SH: Does changing the perception even matter?
CS: Of course, I want people to know that Texas is a serious competitor in architecture, design, and sustainability. We have excellent Universities that have been teaching Environmental Design and Design with Climate in the architecture schools for many years. Out of necessity, we ‘ve had to solve these problems and are now at the forefront of this issue.
SH: I love the story of the Estancia on the Brazos homeowner attaching a $10k penalty to any tree that was lost in construction. I also see that many of the homes represented in your book are built with local materials. How important is sustainability in new construction not only in the Hill Country but all over?
CS: Sustainability is very important in all parts of Texas for several reasons and not just for construction. Texas is losing its raw landmass rapidly and has a serious scarcity of water due to yearly droughts. That means that three of our most precious life-sustaining assets: water, fresh air, and good soil are rapidly dwindling. Texas is rich in natural resources and it is important that these be protected. And finally, we live in a harsh climate that requires a lot of energy to heat and cool our buildings. Out of necessity, we are finding solutions to these problems in our own backyard and this will be valuable to people everywhere.
SH: How does it inform the design process?
CS: As architects and designers, sustainability should be part of our moral compass. It should inform every aspect of the design from site planning to building techniques, from materials to energy-saving systems. It is up to us as professionals to educate our clients and lead them to the best possible solutions. Therefore it should lead the process from site to finish.
Systems have become an important part of the design process. Heating, cooling, water purification, drainage, and recapturing water, lighting, and high tech whole house systems have a big impact on the success and comfort of a building. We become very sophisticated in our design process. However, I think it is time for us to go back and think about simplicity. Do we really need all these systems that require more and more energy and maintenance? In Texas, we often look at passive solutions that do not require electricity: siting for protection against weather and sun, using materials that naturally protect the indoor environment from the elements, using passive solar devices to heat buildings in the winter, utilizing daylight solutions to save energy on lighting. These are more sustainable and cost-effective ways to build.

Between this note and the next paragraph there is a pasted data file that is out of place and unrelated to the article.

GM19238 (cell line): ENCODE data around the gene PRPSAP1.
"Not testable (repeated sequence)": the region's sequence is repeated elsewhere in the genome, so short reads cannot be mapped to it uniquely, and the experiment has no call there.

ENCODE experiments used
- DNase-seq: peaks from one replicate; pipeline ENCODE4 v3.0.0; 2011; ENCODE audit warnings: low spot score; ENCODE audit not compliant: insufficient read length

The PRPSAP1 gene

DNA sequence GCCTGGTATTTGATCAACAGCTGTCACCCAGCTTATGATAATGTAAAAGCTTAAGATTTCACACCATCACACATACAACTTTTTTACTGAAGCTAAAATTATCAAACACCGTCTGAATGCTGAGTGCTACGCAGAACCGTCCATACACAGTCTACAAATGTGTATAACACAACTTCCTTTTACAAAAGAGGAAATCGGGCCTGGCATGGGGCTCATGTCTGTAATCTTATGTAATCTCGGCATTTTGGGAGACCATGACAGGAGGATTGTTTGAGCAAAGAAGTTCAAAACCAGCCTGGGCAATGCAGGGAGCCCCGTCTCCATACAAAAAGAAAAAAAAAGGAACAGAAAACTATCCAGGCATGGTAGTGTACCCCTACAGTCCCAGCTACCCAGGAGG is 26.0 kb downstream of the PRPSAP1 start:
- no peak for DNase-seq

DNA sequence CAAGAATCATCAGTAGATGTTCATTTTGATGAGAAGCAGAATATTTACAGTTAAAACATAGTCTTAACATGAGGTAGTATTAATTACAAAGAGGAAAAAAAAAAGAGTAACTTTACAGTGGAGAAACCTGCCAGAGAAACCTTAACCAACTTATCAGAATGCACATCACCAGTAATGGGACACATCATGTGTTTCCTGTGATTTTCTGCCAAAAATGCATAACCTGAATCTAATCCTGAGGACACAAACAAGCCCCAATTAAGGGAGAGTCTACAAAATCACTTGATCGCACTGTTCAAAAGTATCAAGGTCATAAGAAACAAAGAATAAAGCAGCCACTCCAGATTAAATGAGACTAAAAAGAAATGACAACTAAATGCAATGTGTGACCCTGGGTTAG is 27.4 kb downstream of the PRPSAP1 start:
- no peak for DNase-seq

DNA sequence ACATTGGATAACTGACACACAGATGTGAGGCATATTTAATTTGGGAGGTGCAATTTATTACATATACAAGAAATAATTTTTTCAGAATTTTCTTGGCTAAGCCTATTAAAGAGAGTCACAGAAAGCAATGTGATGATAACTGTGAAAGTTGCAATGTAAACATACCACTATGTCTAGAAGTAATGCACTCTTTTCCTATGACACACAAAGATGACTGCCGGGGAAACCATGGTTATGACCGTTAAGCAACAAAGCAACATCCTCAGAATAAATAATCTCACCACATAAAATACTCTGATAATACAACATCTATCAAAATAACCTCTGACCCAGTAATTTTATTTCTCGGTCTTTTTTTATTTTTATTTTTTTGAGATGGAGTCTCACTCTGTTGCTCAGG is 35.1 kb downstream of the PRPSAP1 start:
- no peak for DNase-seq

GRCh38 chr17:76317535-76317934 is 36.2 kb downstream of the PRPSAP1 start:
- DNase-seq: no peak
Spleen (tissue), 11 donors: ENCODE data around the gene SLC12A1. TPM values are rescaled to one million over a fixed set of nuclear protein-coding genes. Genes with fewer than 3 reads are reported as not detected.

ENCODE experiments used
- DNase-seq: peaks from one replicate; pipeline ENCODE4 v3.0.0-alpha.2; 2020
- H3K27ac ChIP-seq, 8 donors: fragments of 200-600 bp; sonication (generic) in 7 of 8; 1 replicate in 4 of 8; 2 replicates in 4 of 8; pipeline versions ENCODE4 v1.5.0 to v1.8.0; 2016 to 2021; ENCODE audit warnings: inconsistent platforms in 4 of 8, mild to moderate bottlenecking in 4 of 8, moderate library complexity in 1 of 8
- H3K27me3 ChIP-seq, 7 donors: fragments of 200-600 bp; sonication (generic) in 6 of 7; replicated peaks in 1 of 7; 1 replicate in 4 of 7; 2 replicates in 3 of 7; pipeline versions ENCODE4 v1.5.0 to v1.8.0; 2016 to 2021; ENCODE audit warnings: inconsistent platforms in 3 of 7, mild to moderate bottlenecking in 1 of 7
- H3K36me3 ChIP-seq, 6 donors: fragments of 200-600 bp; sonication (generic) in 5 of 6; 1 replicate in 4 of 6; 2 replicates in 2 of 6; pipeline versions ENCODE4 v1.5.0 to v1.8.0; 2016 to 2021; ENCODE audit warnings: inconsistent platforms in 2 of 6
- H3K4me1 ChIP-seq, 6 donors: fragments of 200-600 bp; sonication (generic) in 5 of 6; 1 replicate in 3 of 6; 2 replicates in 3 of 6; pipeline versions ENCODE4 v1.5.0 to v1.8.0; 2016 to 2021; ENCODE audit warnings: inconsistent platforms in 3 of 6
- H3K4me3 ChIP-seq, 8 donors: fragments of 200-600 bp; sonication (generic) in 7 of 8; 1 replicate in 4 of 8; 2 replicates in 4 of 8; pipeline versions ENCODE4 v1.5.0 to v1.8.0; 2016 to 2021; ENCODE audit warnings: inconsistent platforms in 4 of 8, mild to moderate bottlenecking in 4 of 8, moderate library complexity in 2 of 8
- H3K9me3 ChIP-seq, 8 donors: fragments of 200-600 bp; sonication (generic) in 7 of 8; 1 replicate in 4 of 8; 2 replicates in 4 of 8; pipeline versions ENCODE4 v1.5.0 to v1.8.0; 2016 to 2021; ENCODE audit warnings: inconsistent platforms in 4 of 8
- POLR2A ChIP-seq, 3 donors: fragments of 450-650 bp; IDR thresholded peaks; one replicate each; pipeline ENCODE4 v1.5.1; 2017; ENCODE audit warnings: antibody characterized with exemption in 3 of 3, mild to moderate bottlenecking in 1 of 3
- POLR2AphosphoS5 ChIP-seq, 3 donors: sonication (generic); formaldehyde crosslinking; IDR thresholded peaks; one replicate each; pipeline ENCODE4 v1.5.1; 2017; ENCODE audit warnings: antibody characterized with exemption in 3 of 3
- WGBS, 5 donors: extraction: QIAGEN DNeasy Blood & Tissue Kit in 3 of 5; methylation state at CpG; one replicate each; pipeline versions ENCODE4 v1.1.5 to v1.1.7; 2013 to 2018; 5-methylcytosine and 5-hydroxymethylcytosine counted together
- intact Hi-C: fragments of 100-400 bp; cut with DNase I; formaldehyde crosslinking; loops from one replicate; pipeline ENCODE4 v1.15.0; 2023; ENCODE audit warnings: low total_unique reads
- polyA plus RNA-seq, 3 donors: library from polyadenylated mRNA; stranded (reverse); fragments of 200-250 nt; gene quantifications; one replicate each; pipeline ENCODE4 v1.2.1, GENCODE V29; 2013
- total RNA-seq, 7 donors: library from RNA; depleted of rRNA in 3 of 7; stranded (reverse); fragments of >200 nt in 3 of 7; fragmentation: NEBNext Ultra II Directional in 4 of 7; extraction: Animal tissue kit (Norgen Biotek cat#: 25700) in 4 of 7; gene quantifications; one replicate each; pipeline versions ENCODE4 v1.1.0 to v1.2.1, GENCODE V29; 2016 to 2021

SH: If I live away from the Texas Hill Country, but want to infuse some of the design elements into my own look, where should I start?
CS: That’s easy—start with the materials:
Limestone: use it structurally to create thick stone walls intersecting thin walls like glass or metal. Use different finish techniques all in one color–mixing rough stone with smooth stone to create texture.
Native woods: Mesquite, Oak, and Fir are the woods of choice in Texas, and salvaged longleaf pine. These woods are used in floors, ceilings, cabinets, and countertops. Mesquite is extremely durable for floors and longleaf pine is beautifully made into doors, cabinets, and furniture.
Architectural elements: Dog runs, screen porches, low roof overhangs, are a few of the vernacular elements found in Texas houses. They take advantage of airflow and are situated to protect and enhance the livability of the houses. Post and beam construction, as found in old barns, is often incorporated into very modern houses exposing the structural elements for their own beauty.